Just like adults, children need to be affirmed. As I mentioned, when I wash my daughter’s hair, I am also affirming her in the process with my words. Although she is only two years old, I want her to become acclimated to hearing great things about her hair and her self-care process. I also want her cup to be so filled that if she experiences natural hair discrimination, she can bounce back quicker. We can fight natural hair discrimination by using our powerful words to affirm children so that they are empowered throughout their lives.
As a part of our series about “Five Things You Need To Understand About Hair Discrimination “I had the pleasure of interviewing Elizabeth Gouéti, Esq., MBA.
Elizabeth Gouéti is a lawyer, Conflict Resolution Expert and podcast host of We Resolve to Win (designed to help women flex their courage muscle). She is also the proud author of Jane and the Hair Goblin, a young readers’ book about a girl whose natural hair begins to talk to her. Through the book, Elizabeth helps young girls experience self-love by managing the emotions and conflict about their hair.
Thank you so much for doing this with us! Before we dive in, our readers would love to learn a bit more about you. Can you tell us a bit of your childhood backstory and how you grew up?
Thank you so much for having me! Absolutely! I’m a proud first-generation American from South Florida. My parents come from the beautiful island of Haiti and emphasized the importance of education and hard work my whole life. Being raised in a Caribbean-influenced community was an amazing experience because I saw people of different backgrounds, accents, complexions and even hair textures. The sounds of reggae, kompa, calypso and even popular 80s music filled the streets on the weekends along with the smell of delicious foods from many cultures. My father used to say, “There’s always something to learn.” Having an opportunity to grow up in a diverse city still helps me today as an adult because I can effectively pause, consider different perspectives and challenge my own thinking, as necessary.
Can you tell us a story about what inspired you to become a natural hair advocate?
Well…it’s an interesting one. When I was in my undergraduate studies at Florida State University, I had a deep admiration of women who wore their hair naturally. There were only a few of them on campus but it was such a powerful statement for them to stand in their statement of beauty. One evening, I was in the library and overheard a man making fun of a woman’s natural hair. They were studying together and from my observation, I can tell that there was an innocence there because they both were laughing. However, when I looked at her face, I saw sadness or disappointment in her eyes. In my opinion, the jokes about her beautiful hair were mean-spirited and crass. I wanted to jump in and tell him to stop but didn’t feel that it was my place. I imagined that I stood up, walked over and say, “why would you talk about her amazing crown like that?” After leaving the library that evening, I felt guilty for not saying anything. I believe silence is complicity and there are times when it is important to speak up because others may not have the words or the courage. I vowed to speak up from that day forward.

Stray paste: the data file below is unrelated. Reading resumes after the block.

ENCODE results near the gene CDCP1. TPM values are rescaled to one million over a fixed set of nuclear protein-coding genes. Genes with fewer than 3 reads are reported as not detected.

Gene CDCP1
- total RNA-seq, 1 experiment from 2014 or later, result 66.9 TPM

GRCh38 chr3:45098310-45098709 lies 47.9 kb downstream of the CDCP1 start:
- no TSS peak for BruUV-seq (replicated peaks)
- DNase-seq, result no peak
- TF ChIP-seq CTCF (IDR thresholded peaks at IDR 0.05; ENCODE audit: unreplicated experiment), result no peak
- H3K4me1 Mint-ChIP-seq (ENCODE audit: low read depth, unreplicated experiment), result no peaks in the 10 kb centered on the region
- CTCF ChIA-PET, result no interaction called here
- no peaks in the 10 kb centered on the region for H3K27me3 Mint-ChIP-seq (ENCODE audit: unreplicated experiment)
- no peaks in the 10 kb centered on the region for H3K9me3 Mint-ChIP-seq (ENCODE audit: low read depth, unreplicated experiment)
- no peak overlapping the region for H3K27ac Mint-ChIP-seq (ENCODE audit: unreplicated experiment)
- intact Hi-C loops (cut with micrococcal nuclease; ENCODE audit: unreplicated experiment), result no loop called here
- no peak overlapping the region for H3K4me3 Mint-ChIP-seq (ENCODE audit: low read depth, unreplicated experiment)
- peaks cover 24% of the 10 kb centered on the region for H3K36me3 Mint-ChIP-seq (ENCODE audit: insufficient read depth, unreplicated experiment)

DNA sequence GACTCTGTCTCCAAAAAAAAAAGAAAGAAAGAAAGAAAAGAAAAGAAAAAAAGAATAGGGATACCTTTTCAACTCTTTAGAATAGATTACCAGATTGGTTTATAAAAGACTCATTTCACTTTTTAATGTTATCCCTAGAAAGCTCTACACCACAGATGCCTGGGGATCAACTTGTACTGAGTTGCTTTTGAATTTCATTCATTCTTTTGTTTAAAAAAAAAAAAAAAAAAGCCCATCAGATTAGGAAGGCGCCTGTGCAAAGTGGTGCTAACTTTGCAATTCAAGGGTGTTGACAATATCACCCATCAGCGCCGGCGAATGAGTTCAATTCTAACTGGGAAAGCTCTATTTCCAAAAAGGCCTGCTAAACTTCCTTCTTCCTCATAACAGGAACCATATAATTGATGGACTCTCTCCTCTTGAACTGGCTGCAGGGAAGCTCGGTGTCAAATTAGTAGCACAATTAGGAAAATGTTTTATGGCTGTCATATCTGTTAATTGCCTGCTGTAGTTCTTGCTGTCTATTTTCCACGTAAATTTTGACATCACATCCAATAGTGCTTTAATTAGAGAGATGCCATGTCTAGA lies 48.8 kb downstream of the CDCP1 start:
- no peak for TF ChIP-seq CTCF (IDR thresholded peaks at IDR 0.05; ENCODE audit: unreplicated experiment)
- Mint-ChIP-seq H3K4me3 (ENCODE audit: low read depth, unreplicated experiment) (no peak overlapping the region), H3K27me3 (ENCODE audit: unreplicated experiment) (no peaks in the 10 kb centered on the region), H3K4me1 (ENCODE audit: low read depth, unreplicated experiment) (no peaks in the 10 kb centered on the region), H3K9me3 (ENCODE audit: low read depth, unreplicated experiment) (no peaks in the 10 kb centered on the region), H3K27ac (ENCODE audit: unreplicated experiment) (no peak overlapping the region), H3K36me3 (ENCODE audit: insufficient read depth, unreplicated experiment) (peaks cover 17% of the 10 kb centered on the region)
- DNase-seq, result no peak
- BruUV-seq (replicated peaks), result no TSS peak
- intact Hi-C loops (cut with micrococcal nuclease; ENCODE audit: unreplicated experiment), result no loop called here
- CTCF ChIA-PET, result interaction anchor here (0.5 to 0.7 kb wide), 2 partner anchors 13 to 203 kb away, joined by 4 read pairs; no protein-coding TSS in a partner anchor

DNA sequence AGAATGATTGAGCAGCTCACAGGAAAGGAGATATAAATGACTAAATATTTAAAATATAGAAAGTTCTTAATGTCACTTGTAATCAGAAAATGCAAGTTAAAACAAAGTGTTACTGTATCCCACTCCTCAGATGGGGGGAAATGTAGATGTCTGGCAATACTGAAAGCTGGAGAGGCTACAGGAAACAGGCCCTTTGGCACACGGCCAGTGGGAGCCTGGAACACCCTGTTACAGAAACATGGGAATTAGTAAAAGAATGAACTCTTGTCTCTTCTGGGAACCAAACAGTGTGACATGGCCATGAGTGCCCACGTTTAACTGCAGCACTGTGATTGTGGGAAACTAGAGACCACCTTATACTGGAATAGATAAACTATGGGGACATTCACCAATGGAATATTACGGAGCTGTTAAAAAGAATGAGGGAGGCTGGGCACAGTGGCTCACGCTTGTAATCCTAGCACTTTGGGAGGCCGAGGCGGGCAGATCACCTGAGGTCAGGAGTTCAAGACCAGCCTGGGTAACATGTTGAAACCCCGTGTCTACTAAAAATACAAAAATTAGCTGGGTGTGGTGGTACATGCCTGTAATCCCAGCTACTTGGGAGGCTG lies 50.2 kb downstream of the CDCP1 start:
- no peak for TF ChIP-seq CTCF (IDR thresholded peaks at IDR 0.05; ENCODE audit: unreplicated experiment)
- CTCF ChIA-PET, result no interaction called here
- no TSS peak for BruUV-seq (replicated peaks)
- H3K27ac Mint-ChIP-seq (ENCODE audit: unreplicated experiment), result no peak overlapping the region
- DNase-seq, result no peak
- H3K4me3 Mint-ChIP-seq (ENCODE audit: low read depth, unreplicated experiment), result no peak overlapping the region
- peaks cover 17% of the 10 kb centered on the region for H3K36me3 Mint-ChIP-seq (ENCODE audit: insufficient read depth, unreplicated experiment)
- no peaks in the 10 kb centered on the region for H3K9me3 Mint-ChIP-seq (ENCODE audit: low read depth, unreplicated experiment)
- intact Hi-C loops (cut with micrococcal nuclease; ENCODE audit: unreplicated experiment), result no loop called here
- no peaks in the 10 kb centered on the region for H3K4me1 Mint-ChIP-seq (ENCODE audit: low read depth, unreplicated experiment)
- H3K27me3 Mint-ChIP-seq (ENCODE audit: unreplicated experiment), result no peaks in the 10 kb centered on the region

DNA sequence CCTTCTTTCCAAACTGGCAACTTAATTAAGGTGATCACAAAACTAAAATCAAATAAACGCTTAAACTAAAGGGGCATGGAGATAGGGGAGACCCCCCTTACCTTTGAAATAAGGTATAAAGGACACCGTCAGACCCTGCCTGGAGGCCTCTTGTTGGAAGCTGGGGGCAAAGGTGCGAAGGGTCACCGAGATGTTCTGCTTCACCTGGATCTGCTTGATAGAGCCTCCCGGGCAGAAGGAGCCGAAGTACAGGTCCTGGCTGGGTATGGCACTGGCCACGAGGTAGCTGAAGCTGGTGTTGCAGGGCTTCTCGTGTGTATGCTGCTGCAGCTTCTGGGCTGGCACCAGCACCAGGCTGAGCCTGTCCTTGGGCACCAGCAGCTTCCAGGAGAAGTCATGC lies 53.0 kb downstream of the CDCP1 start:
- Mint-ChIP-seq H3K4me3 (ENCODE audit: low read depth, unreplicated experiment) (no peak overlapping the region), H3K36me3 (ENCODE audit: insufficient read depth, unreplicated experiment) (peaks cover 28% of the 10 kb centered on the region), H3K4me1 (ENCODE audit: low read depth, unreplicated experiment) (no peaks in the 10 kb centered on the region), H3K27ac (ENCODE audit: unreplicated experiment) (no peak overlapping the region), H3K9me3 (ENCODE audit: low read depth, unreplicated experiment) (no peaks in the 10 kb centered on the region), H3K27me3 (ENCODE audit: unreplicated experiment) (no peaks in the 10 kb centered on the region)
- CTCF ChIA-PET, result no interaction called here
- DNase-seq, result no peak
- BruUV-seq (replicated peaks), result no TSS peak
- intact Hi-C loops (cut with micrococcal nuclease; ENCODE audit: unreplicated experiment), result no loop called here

Can you share the most interesting story that happened to you since you began your career?
One day, I decided to get my hair straightened for my annual trim. I only apply heat to my hair once per year and with special exception, twice. When I arrived to work the next day, a colleague said, “Oh your hair is different! Straight! Wow, you look so clean!” It was such a shock and punch to the gut! I wasn’t sure how to respond so I said, “So do you!” and walked to my office. It was a very awkward occurrence to me. I was used to the usual surprise about my hair being straightened. However, the statement stayed with me for several hours. I began wondering, “are people seeing my natural hair as dirty or unkempt?” “Have I presented myself in an unprofessional manner with my natural hair?” I struggled to focus because my mind was racing. I mentioned it to 3 colleagues that also wear their hair naturally and they all agreed how inappropriate and unacceptable such a statement was. I spoke to my colleague about it and we cleared the air and any misconception. Now imagine, if a professional adult can make an off-handed statement with such negligence that impacted me the whole day, what about statements made to young girls about their hair? Without intervention, the emotional weight can impact them for years.